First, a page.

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Roberto F. v. Department of Child Safety

Court of Appeals of Arizona, First Division

August 14, 2014

ROBERTO F., Appellant,
v.
DEPARTMENT OF CHILD SAFETY, JIMMY S., TRACIE H., L.F., I.A., Appellees.

Appeal from the Superior Court in Mohave County No. S8015AD201200034 The Honorable Richard Weiss, Judge

Mohave County Legal Defender's Office, Kingman By Diane S. McCoy Counsel for Appellant.

Arizona Attorney General's Office, Mesa By Amanda L. Adams Counsel for Appellee Arizona Department of Child Safety.

Law Office of Michele Holden P.L.L.C., Kingman By Michele Holden Counsel for Appellees Jimmy S. and Tracie H.

Judge Kenton D. Jones delivered the opinion of the Court, in which Presiding Judge Peter B. Swann joined and Judge Patricia K. Norris specially concurred.

OPINION

JONES, Judge:

¶1 The juvenile court terminated the parental rights of Roberto F. (Father) to two minor children, L.F. and I.A. (the children), in late 2011. While his appeal of that termination order was pending, the juvenile court, in a separate action, granted a petition for adoption of the children in favor of Jimmy S. and Tracie H. (Foster Parents). This Court later vacated the juvenile court's order terminating Father's parental rights, and Father then moved to set aside the adoption in the juvenile court. The court denied his motion and Father timely appealed. On December 18, 2013, we issued an order vacating the adoption as well as the order denying Father's motion to set aside the adoption, with a written decision to follow. This is that decision.

FACTUAL AND PROCEDURAL HISTORY

¶2 Father is the biological father of two minor children, L.F. and I.A. In November 2011, Father's parental rights were terminated as to the children. Father timely appealed the termination order.

¶3 While Father's termination appeal was pending before this Court, the Arizona Department of Child Safety (DCS), [1] on behalf of Foster Parents, filed a separate action requesting the juvenile court allow the Foster Parents to adopt the children. Following an adoption hearing, the juvenile court granted that request and entered an order of adoption. Father was not provided notice of the adoption petition, adoption hearing, or entry of the adoption order as his rights had been terminated. See Ariz. Rev. Stat. (A.R.S.) § 8-106(B)(2).[2]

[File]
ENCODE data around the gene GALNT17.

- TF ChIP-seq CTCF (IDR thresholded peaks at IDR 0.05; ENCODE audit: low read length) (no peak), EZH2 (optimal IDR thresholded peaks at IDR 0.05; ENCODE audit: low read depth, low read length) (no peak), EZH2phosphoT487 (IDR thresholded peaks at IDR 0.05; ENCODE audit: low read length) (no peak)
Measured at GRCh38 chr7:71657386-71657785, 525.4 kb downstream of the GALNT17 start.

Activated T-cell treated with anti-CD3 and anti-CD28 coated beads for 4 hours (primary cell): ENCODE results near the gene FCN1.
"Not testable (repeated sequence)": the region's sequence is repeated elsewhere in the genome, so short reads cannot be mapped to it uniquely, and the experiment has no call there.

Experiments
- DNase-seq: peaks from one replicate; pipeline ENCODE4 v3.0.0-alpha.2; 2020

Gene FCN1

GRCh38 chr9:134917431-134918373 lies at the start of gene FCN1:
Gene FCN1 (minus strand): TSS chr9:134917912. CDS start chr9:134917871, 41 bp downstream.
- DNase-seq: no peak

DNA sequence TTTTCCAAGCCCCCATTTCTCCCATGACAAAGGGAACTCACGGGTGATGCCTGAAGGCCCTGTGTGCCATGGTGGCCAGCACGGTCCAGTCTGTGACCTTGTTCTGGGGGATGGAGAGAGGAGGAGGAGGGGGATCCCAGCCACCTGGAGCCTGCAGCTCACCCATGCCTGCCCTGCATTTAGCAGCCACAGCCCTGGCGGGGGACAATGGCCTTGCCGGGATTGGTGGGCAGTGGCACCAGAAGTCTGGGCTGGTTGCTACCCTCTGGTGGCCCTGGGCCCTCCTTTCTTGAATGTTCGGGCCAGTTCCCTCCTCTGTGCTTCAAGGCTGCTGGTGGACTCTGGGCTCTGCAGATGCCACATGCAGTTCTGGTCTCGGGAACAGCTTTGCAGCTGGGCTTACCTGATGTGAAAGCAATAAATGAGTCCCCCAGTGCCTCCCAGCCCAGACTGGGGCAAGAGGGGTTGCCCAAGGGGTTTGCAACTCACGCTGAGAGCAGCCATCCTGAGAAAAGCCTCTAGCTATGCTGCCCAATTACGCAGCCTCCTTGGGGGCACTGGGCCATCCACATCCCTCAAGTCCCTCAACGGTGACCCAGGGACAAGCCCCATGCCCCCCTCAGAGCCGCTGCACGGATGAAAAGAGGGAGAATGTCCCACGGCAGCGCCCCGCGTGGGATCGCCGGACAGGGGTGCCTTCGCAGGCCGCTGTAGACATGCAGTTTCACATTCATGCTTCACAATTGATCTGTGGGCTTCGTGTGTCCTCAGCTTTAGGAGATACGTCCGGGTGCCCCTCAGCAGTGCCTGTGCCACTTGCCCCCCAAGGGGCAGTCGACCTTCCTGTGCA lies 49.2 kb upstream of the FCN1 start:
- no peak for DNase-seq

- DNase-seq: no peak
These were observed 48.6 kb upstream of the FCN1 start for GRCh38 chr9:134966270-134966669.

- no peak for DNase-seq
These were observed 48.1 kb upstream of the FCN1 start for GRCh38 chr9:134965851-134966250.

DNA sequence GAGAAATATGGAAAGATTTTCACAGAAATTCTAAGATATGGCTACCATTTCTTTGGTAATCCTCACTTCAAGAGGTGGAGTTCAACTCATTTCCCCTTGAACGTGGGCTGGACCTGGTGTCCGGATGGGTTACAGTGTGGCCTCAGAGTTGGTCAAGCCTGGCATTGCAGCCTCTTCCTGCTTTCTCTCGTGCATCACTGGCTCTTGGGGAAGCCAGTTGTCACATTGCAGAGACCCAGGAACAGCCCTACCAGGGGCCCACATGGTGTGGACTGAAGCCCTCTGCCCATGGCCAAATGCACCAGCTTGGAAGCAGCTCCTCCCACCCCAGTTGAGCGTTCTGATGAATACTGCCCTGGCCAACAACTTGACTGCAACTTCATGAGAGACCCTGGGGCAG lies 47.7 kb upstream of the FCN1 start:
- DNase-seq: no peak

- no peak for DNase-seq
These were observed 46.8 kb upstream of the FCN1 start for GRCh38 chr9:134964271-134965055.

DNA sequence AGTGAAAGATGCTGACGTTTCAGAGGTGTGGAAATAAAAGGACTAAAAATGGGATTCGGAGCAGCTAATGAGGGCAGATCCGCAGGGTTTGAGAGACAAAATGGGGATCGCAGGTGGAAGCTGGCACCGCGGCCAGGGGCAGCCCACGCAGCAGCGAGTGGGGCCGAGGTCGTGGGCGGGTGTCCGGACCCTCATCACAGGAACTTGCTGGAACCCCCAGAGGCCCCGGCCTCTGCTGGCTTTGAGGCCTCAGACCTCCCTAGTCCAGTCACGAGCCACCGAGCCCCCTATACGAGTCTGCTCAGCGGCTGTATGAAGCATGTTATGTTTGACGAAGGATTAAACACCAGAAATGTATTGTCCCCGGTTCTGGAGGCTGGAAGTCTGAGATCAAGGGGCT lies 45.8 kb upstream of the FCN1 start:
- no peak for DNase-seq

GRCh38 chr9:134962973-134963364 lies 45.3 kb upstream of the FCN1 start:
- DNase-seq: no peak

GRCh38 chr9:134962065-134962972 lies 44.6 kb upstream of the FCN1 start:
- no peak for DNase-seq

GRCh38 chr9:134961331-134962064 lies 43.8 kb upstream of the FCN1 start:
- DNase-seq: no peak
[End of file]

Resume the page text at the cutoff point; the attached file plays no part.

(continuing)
¶4 Subsequently, this Court vacated the order terminating Father's parental rights to the children. Roberto F. v. Ariz. Dep't of Econ. Sec, 232 Ariz. 45, 59-60, ¶ 73, 301 P.3d 211, 225-26 (App. 2013). Thereafter, this Court's mandate issued in Roberto F., finalizing the restoration of Father's parental rights. See Ariz. R.P. Juv. Ct. 107(H).

¶5 After we vacated the termination order, but before we issued the mandate, Father moved the juvenile court to set aside the adoption order, pursuant to Arizona Rule of Procedure for the Juvenile Court (ARPJC) 85(A), which incorporates by reference Arizona Rule of Civil Procedure 60(c). The juvenile court denied Father's motion and Father timely appealed. We have jurisdiction pursuant to A.R.S. §§ 8-235(A), 12-2101(A)(1).

ISSUE PRESENTED